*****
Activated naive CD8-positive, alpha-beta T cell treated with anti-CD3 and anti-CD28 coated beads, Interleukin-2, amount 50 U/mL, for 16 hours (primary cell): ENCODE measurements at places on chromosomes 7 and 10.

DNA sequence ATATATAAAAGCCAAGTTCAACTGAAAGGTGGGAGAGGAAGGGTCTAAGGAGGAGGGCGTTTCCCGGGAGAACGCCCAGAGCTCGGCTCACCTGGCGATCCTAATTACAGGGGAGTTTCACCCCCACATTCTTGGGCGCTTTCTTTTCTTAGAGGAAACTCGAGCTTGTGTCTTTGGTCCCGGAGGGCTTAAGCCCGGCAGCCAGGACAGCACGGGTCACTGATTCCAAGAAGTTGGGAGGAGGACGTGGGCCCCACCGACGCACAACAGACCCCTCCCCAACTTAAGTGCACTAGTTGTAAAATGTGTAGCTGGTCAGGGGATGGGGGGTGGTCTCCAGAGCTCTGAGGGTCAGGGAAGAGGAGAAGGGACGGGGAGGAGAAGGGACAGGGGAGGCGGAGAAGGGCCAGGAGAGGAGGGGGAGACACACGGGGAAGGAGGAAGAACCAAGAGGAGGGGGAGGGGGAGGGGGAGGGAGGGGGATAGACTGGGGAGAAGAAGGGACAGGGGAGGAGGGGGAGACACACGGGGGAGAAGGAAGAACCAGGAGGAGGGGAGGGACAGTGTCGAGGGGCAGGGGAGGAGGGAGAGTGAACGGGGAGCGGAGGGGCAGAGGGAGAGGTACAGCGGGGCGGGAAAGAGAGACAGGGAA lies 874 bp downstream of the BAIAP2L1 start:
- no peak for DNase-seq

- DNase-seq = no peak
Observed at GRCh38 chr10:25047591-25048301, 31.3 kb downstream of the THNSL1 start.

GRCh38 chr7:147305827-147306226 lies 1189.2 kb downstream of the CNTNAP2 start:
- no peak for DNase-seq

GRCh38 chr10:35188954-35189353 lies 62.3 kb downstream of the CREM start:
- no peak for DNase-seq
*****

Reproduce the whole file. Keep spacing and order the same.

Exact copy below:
Activated naive CD8-positive, alpha-beta T cell treated with anti-CD3 and anti-CD28 coated beads, Interleukin-2, amount 50 U/mL, for 16 hours (primary cell): ENCODE measurements at places on chromosomes 7 and 10.

DNA sequence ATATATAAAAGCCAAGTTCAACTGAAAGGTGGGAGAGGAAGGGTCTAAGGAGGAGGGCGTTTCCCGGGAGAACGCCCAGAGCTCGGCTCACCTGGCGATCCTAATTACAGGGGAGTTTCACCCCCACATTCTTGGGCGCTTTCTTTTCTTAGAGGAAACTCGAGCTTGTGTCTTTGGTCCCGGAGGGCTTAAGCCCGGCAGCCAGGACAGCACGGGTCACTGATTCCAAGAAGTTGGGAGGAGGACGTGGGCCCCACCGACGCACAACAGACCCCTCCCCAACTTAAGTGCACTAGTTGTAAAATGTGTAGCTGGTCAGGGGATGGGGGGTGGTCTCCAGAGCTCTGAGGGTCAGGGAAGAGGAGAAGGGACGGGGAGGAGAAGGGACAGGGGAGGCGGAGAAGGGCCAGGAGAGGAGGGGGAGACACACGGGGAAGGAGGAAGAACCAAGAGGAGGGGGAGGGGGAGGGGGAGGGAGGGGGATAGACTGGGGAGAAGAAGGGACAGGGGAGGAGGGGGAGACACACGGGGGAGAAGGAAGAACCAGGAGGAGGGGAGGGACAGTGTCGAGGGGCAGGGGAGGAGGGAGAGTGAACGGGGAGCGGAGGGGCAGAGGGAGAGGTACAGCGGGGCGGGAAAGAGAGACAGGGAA lies 874 bp downstream of the BAIAP2L1 start:
- no peak for DNase-seq

- DNase-seq = no peak
Observed at GRCh38 chr10:25047591-25048301, 31.3 kb downstream of the THNSL1 start.

GRCh38 chr7:147305827-147306226 lies 1189.2 kb downstream of the CNTNAP2 start:
- no peak for DNase-seq

GRCh38 chr10:35188954-35189353 lies 62.3 kb downstream of the CREM start:
- no peak for DNase-seq